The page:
HEMENWAY: There is lots of low-hanging fruit in terms of low cost, large benefit. But I don’t see much low-hanging fruit in terms of politics, given the present political climate. The closest might be red-flag laws. And even in the states that already have them, we need to make sure they are working well, including that everybody knows they exist and how use them. I personally would like to see the federal government do a lot more engineering research on issues like smart guns and ballistic fingerprinting, so it would be easy to figure out which gun a cartridge came from. But for that to have the largest effect, you also need gun licensing to go with it.

GAZETTE: Since things are so deadlocked at the federal level, is shifting strategy to the states a way forward?

HEMENWAY: The problem is that after the mass shootings in the last 10 years, the blue states passed slightly stronger gun laws and the red states passed slightly weaker gun laws. That may make it a little safer for people in the blue states and less safe for those in the red states, but the overall effect may be to make things worse, because crime guns move across state lines from states with weak laws to states with strong laws. Among various good things that have happened is that states like California and New Jersey have appropriated some money for gun research. Plus places like Massachusetts General Hospital, Kaiser Permanente, and the University of Michigan are funding gun research, so at least that’s something. And there are two dozen or so law firms that are providing pro bono legal services for gun-control advocates. Unfortunately, we currently have an incredibly conservative Supreme Court that may restrict legal efforts to reduce our gun violence problem.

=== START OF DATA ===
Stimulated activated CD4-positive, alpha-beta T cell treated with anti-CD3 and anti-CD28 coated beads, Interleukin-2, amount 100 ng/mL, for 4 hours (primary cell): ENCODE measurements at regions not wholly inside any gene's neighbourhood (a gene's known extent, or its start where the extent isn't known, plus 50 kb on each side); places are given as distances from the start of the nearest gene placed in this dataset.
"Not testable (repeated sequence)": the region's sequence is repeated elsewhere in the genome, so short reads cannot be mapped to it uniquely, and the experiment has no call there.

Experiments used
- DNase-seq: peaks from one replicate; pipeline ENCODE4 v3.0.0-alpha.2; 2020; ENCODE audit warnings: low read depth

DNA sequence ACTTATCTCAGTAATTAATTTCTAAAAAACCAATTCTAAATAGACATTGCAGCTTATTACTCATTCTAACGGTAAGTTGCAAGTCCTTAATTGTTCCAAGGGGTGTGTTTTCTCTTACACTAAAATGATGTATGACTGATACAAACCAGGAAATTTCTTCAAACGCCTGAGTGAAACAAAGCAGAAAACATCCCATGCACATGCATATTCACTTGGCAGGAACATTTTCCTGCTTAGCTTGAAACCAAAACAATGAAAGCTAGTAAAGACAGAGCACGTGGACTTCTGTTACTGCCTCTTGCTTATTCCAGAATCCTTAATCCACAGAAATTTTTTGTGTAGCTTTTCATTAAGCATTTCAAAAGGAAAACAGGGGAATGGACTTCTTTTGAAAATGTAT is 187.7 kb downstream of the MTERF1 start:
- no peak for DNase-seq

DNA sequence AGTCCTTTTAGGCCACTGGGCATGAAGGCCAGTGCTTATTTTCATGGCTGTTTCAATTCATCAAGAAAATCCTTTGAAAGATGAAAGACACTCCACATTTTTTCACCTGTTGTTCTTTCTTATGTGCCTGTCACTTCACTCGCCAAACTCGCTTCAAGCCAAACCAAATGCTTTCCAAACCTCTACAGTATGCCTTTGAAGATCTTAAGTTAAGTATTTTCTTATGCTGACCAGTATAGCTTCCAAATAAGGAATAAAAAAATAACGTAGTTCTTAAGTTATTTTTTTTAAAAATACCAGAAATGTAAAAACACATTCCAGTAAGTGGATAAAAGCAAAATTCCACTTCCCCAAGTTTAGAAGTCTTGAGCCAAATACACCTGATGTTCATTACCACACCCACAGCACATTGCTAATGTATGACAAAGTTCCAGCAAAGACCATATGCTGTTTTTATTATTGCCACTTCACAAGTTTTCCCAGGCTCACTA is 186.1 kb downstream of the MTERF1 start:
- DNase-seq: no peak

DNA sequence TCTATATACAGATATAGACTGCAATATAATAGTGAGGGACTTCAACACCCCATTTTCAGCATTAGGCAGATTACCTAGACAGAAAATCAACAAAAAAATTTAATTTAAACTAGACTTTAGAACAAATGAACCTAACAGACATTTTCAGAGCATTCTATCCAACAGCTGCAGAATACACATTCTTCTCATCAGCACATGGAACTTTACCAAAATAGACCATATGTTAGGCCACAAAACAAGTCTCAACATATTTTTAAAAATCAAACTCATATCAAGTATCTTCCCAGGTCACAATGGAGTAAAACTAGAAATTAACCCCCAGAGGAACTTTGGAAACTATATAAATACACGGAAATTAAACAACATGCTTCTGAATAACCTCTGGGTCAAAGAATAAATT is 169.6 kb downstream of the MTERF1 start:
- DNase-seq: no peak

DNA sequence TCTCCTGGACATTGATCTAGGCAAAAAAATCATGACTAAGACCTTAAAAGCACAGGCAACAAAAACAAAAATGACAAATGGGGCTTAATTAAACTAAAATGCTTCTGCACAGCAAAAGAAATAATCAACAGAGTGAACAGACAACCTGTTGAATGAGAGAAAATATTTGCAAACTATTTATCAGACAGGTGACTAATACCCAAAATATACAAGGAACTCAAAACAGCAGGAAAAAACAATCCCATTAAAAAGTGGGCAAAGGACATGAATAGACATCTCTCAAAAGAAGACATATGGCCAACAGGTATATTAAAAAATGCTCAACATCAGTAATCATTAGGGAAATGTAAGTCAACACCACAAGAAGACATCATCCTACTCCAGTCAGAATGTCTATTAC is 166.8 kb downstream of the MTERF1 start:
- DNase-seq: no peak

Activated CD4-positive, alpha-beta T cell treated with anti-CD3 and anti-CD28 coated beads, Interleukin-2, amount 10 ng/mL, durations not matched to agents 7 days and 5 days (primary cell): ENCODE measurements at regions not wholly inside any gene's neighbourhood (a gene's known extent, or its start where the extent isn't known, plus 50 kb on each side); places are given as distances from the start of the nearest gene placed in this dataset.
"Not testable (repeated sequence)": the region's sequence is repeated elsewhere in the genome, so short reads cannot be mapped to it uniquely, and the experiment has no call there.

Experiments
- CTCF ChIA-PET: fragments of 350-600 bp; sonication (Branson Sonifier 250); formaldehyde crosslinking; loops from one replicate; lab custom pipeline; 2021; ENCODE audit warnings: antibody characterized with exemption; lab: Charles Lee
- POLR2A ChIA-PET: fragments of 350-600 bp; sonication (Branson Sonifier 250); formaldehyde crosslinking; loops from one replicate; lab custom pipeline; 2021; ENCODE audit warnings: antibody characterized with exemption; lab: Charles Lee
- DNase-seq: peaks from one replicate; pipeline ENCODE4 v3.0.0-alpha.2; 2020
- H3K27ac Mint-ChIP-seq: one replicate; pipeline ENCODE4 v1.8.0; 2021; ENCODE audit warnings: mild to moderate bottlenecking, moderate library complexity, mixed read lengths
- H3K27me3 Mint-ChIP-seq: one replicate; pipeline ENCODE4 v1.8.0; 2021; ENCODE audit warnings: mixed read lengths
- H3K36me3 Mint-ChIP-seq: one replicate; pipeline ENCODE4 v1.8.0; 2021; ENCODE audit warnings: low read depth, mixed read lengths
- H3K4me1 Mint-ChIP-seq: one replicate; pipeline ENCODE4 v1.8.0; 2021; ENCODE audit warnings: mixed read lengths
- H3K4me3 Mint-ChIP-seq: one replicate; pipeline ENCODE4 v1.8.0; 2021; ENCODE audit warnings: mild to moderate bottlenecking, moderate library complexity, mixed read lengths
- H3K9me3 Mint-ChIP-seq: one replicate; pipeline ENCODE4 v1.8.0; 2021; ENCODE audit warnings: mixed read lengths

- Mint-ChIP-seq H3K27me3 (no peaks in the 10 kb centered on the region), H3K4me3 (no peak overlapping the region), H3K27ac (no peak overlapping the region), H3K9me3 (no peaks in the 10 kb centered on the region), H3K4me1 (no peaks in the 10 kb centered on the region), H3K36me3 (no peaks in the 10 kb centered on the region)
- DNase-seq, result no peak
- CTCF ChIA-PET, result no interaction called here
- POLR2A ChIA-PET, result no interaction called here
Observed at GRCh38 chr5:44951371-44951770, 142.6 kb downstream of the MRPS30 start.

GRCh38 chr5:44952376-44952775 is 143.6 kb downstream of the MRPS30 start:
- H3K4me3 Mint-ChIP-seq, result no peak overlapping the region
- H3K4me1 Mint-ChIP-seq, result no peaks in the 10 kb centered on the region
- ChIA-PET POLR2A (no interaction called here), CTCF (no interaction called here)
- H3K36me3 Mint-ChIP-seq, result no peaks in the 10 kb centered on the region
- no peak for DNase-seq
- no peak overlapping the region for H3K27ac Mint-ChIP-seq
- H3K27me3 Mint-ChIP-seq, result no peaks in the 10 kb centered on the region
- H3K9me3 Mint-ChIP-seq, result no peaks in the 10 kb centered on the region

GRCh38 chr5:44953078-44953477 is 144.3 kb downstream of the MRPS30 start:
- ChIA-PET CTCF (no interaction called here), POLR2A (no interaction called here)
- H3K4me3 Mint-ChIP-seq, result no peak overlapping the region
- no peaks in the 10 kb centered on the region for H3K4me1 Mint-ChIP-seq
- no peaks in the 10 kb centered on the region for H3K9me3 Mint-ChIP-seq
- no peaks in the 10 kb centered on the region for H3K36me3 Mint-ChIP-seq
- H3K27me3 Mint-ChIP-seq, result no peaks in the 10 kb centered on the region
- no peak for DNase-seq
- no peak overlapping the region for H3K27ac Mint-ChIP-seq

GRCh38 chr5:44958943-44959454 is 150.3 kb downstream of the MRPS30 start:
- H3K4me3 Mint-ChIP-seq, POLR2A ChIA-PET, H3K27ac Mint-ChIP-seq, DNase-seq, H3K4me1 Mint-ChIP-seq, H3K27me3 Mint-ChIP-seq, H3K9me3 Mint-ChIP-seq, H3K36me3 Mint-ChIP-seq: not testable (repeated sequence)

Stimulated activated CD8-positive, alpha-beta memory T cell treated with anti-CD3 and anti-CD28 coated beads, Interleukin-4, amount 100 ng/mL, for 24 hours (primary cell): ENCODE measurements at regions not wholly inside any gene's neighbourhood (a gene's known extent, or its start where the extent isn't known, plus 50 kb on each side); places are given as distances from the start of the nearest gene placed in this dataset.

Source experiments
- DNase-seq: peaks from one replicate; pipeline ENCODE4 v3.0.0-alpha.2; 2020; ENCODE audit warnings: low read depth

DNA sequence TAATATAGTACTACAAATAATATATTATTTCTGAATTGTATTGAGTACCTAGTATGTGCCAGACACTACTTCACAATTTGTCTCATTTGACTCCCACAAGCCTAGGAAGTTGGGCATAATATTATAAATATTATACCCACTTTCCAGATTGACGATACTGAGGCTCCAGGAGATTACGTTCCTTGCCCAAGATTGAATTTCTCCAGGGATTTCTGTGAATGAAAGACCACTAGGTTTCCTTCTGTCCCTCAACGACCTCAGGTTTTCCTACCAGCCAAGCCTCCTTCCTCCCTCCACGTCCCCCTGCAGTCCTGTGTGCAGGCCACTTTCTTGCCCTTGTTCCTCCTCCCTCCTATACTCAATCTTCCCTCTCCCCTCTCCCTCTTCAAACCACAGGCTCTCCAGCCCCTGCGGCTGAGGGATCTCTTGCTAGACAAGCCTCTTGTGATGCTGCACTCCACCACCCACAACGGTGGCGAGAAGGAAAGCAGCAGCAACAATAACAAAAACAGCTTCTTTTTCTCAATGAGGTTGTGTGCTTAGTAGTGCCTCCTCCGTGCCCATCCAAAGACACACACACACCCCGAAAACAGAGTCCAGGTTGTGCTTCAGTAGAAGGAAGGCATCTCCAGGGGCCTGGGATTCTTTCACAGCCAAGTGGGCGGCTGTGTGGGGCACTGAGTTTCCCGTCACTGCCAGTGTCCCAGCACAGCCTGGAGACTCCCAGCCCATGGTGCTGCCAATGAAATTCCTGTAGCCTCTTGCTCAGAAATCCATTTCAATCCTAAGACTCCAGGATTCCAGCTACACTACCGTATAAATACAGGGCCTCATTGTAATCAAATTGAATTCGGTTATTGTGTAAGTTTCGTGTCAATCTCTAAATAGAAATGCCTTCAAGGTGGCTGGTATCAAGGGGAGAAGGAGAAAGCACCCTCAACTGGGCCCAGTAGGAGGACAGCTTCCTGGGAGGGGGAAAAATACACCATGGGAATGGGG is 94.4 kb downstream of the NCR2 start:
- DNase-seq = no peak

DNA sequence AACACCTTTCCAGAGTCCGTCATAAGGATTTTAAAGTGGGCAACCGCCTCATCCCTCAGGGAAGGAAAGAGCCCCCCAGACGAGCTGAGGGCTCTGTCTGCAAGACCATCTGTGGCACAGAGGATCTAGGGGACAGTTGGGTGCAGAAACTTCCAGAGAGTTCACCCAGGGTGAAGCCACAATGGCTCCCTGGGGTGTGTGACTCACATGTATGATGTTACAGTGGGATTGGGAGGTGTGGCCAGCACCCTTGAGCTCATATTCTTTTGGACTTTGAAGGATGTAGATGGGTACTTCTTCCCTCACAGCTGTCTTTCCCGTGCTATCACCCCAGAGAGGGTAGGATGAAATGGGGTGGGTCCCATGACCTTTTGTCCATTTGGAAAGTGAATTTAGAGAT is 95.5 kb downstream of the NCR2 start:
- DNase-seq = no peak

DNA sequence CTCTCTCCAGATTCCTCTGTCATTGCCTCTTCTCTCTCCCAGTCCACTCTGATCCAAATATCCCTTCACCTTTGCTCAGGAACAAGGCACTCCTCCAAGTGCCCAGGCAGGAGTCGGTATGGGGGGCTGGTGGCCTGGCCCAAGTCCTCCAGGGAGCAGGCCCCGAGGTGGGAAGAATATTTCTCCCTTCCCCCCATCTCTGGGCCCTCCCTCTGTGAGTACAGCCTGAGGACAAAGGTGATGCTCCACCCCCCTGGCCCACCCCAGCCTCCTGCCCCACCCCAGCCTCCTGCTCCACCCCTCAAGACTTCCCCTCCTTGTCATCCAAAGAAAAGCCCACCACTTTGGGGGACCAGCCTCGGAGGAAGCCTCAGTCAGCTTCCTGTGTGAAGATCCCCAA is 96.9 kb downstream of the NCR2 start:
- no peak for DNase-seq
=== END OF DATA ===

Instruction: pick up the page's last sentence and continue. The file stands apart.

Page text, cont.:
GAZETTE: So the states that might be amenable to tightening up restrictions have pretty much already done it?